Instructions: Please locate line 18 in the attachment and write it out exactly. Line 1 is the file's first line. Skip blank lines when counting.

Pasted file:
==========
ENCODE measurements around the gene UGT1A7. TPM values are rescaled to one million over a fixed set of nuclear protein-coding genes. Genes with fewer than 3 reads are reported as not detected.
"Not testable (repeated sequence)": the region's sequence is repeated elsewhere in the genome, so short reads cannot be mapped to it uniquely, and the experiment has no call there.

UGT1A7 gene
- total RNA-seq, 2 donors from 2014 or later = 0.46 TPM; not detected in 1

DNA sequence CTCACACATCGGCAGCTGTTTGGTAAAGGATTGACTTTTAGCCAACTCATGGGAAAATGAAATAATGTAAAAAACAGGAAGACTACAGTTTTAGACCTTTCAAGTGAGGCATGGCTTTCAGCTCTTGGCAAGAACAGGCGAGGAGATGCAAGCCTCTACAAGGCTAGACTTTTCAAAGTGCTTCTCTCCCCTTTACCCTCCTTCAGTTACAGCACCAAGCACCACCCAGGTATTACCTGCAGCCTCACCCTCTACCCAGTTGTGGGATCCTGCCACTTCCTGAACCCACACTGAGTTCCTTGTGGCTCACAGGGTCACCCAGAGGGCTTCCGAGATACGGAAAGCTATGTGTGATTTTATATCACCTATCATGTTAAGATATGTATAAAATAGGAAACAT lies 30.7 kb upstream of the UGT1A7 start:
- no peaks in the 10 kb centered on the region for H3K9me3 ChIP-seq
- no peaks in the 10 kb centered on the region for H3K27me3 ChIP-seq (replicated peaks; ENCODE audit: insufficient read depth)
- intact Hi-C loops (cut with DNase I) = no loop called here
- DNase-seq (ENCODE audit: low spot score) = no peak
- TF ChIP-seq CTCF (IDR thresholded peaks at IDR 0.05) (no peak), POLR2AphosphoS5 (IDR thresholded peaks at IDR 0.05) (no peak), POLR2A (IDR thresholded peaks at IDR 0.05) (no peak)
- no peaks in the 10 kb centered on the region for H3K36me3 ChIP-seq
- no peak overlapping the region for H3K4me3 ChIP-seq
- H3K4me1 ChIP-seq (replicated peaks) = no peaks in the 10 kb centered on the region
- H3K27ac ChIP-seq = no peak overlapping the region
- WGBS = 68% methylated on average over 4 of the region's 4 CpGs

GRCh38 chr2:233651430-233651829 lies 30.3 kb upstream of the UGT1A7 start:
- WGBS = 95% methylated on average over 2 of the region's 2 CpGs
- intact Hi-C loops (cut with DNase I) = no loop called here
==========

- intact Hi-C loops (cut with DNase I) = no loop called here